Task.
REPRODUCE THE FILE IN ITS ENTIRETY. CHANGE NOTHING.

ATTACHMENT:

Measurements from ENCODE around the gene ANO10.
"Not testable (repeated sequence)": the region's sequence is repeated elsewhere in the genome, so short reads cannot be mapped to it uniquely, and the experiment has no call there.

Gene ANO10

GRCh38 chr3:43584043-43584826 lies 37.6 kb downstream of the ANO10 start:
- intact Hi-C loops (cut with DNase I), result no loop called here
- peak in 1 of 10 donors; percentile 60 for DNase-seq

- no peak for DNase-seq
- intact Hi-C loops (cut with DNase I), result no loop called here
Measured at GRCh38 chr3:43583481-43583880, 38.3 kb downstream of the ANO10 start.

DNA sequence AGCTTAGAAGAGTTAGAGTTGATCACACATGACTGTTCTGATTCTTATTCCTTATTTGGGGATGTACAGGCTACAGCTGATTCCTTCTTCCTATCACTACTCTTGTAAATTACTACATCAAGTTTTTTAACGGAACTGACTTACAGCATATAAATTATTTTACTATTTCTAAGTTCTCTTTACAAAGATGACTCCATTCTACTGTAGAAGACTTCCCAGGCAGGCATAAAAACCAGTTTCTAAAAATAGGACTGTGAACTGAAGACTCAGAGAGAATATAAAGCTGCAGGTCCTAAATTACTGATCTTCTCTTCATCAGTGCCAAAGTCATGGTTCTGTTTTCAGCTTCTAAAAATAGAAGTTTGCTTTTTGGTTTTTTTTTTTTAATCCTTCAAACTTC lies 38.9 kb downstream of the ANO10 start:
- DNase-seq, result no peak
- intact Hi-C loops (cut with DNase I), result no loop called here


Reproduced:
Measurements from ENCODE around the gene ANO10.
"Not testable (repeated sequence)": the region's sequence is repeated elsewhere in the genome, so short reads cannot be mapped to it uniquely, and the experiment has no call there.

Gene ANO10

GRCh38 chr3:43584043-43584826 lies 37.6 kb downstream of the ANO10 start:
- intact Hi-C loops (cut with DNase I), result no loop called here
- peak in 1 of 10 donors; percentile 60 for DNase-seq

- no peak for DNase-seq
- intact Hi-C loops (cut with DNase I), result no loop called here
Measured at GRCh38 chr3:43583481-43583880, 38.3 kb downstream of the ANO10 start.

DNA sequence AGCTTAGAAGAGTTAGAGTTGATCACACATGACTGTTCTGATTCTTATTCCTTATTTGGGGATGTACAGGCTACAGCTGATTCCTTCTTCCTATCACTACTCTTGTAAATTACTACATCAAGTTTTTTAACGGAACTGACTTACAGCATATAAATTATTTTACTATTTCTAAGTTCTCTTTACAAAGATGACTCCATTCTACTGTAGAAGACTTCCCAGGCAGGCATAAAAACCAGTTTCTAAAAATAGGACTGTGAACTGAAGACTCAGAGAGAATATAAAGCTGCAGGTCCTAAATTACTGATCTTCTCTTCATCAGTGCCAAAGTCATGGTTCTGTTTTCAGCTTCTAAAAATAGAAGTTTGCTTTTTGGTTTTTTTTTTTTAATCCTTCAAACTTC lies 38.9 kb downstream of the ANO10 start:
- DNase-seq, result no peak
- intact Hi-C loops (cut with DNase I), result no loop called here